New, multidisciplinary department will help families achieve their breastfeeding goals
The University of Rochester Medical Center has created a new, multidisciplinary department made up of breastfeeding medicine providers, dentists, toxicologists for medication consulting, family medicine physicians, and researchers to promote and advance breastfeeding.
Led by Casey Rosen-Carole, M.D., M.P.H., M.S.Ed, FABM, the Division of Breastfeeding and Lactation serves as the culmination of long-standing efforts by the URMC Departments of Pediatrics and Obstetrics and Gynecology (OBGYN) to promote and advance the cause of breastfeeding and lactating families.
“The formation of this Division represents the culmination of 60 years of work that confirms breastfeeding and human lactation belongs in the medical field,” said Rosen-Carole.
She credits Ruth Lawrence, M.D., a URMC faculty member for establishing the modern foundation of breastfeeding as medical practice. Lawrence worked tirelessly since the 1950s as one of the foremost international experts on breastfeeding and the lead author of the seminal textbook Breastfeeding: A Guide for the Medical Profession in 1979, now in its 9th Edition.
“Dr. Lawrence was influential in building the science and advocacy, and we are thrilled to continue her legacy,” she said.
As a fully independent, multi-disciplinary group, the Division of Breastfeeding and Lactation Medicine will provide a variety of services for patients, including: latch-assessments, pump-assessments, management of low milk supply, induced lactation, medication management, treatment for tongue-tied infants and those struggling to grow, and screening for post-partum symptoms for mothers.
In addition, the Division will work to make breastfeeding accessible for families who may face obstacles due to socio-economic barriers or lack of institutional support. “The best evidence recommends that children are breastfed for at least 2 years, but the world is not set up for lactating families,” said Rosen-Carole, “there remains inadequate paid parental leave, poor coverage for lactation support and inadequate access to donor milk for most families in this country.”
The Division will navigate these obstacles by meeting patients where they are and setting realistic, sustainable goals.
“If someone wants to breastfeed or lactate for only a certain amount of time, we’re going trust them that it’s the best decision for their own family and help them reach those goals. There are also people who struggle to meet their goals, and we can help by treating their pain, helping to maintain a partial milk supply, or weaning as comfortably as possible,” said Rosen-Carole, who was Lawrence’s last Fellow before her retirement. Since 2016, Rosen-Carole has been the director of lactation services, and has overseen the growth of the program. In 2019, the group established their own clinical site, and in 2020, added 3-year fellow Michele Burtner, C.N.M., M.S., M.P.H., IBCLC as Assistant Director of the program.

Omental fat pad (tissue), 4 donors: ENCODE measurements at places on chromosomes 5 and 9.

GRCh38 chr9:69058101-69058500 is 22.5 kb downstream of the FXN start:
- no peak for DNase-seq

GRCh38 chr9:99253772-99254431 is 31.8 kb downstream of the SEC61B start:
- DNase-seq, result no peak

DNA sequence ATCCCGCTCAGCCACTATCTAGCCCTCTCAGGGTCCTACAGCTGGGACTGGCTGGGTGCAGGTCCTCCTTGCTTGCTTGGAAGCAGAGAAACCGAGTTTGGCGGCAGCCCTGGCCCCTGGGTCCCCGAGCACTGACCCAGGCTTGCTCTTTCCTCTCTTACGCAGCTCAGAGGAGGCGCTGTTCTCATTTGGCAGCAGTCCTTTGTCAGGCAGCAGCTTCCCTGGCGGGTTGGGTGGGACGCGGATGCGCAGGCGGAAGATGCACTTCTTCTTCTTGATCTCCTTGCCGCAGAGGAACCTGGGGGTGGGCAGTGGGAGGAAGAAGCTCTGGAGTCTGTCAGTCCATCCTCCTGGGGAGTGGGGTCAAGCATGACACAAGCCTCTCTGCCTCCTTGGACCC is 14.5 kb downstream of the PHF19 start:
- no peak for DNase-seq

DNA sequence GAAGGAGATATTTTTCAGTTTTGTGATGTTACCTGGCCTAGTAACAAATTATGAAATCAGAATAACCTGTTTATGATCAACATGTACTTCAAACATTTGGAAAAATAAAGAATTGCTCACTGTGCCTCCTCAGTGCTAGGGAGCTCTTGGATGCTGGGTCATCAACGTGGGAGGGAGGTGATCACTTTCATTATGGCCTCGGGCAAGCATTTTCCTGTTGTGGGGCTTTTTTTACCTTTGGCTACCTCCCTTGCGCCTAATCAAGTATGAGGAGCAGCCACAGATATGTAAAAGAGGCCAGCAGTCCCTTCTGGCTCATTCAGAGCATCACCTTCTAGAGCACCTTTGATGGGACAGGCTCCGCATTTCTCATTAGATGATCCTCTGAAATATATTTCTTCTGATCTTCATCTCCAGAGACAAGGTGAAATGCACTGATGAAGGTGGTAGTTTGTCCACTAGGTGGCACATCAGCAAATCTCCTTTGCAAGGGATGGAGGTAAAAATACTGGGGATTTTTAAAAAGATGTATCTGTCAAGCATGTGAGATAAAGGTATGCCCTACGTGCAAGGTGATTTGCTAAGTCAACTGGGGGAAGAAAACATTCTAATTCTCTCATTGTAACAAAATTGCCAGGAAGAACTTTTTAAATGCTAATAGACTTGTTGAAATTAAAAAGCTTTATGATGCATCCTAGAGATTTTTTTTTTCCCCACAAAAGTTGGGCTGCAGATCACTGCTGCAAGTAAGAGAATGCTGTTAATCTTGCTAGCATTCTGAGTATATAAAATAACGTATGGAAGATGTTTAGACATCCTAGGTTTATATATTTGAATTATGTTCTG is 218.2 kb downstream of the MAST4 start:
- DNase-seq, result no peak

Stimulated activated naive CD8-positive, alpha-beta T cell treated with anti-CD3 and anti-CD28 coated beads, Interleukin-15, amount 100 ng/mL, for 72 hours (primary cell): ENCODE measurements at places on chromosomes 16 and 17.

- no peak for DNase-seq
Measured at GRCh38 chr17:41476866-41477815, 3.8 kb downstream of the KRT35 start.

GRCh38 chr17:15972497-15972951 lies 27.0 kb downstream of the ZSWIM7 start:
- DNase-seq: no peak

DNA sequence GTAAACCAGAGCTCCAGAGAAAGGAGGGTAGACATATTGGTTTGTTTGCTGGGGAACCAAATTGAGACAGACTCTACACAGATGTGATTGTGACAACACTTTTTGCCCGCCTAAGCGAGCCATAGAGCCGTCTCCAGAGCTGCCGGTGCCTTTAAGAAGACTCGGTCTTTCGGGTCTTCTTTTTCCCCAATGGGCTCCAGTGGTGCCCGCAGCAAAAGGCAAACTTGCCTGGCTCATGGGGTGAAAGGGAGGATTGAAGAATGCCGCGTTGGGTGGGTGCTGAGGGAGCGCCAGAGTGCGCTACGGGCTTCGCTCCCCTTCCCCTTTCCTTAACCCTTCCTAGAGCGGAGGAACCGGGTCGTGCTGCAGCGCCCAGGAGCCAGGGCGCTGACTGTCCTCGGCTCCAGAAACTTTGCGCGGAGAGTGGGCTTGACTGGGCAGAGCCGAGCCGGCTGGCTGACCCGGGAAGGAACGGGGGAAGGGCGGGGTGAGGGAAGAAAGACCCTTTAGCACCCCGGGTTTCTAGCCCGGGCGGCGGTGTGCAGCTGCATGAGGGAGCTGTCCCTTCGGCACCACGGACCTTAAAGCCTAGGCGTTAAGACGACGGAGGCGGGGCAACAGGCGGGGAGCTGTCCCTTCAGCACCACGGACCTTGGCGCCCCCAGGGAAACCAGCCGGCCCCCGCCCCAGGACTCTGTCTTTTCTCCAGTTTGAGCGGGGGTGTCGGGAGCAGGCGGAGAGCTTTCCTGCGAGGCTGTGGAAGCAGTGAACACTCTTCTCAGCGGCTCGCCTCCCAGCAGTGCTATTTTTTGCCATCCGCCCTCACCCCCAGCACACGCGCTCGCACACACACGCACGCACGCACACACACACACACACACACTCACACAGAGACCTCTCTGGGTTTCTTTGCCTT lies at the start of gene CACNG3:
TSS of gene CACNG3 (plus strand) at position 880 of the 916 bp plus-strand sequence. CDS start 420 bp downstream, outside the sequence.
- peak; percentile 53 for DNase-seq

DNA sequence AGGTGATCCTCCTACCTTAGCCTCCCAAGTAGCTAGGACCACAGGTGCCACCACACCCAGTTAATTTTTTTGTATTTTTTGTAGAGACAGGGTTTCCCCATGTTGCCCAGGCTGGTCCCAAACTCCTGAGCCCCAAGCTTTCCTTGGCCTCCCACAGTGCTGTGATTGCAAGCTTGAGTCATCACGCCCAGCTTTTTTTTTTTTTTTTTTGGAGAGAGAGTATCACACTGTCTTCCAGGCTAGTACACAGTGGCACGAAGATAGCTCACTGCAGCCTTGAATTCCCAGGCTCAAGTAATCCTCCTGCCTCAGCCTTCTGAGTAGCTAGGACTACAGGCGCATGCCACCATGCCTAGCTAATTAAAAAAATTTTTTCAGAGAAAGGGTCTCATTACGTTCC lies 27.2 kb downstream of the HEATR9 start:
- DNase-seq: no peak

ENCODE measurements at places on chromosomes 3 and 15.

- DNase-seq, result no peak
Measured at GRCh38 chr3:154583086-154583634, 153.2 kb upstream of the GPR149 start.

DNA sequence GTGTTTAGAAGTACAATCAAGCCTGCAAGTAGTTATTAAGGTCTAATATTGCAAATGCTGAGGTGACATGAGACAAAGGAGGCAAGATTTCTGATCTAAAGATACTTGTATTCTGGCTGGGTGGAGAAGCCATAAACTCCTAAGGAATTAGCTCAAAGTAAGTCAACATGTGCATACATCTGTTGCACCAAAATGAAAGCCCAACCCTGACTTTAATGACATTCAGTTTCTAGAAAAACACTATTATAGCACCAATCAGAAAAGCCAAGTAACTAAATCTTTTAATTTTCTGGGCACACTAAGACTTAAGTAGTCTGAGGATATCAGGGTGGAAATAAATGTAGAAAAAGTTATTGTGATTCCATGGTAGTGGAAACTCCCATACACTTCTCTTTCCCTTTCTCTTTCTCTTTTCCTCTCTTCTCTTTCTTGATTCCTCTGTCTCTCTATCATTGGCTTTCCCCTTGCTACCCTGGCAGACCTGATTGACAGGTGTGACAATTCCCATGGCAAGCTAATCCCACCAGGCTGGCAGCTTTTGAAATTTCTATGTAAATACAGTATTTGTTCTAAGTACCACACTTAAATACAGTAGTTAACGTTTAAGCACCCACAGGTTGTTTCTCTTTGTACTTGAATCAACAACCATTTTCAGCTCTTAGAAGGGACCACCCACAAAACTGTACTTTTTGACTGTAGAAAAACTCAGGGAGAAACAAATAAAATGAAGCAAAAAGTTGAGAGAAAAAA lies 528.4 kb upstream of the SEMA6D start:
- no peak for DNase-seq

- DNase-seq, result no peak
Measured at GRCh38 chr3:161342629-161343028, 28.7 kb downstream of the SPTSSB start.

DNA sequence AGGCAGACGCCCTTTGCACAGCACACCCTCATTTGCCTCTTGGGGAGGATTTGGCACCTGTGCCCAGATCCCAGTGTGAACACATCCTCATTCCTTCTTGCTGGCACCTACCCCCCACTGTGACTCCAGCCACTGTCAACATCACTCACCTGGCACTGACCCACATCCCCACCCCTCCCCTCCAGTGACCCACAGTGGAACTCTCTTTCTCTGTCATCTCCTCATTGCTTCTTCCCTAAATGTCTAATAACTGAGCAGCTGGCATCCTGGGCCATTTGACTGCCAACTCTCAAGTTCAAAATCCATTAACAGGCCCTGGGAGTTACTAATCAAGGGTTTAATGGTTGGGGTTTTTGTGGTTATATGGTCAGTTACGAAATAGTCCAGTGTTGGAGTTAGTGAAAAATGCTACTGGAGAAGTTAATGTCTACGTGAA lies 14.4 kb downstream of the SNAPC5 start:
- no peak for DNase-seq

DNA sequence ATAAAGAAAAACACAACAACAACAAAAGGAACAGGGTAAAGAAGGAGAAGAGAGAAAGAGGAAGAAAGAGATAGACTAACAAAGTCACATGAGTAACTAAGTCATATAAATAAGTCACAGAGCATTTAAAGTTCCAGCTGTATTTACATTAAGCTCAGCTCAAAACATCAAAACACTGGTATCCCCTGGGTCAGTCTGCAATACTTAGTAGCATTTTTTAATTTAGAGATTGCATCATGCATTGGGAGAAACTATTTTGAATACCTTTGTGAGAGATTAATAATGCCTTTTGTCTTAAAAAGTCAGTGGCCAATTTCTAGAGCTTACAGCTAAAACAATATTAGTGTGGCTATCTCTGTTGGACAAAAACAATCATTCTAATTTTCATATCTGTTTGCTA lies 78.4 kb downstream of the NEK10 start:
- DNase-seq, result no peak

In addition to providing clinical services, the Division will advance research in human milk and feeding science, best practice implementation and breastfeeding education. Bridget Young, Ph.D., Assistant Research Professor of Pediatrics and Public Health Sciences, will be named Research Director of the Division. She has co-authored several groundbreaking papers, including recent publications on COVID antibodies in breastmilk and the effects of the pediatric COVID vaccine in breastmilk.
Rosen-Carole credits OBGYN as well as the Divisions of Neonatology and General Pediatrics for providing critical support to help breastfeeding and lactation services establish itself and grow into an independent division.
“Rochester has been an epicenter for breastfeeding advocacy since Dr. Lawrence’s tenure on faculty,” said Rosen-Carole, “thanks to the support we’ve received, we’ll have solid research and excellent clinical expertise to help more people take part in this important human experience.”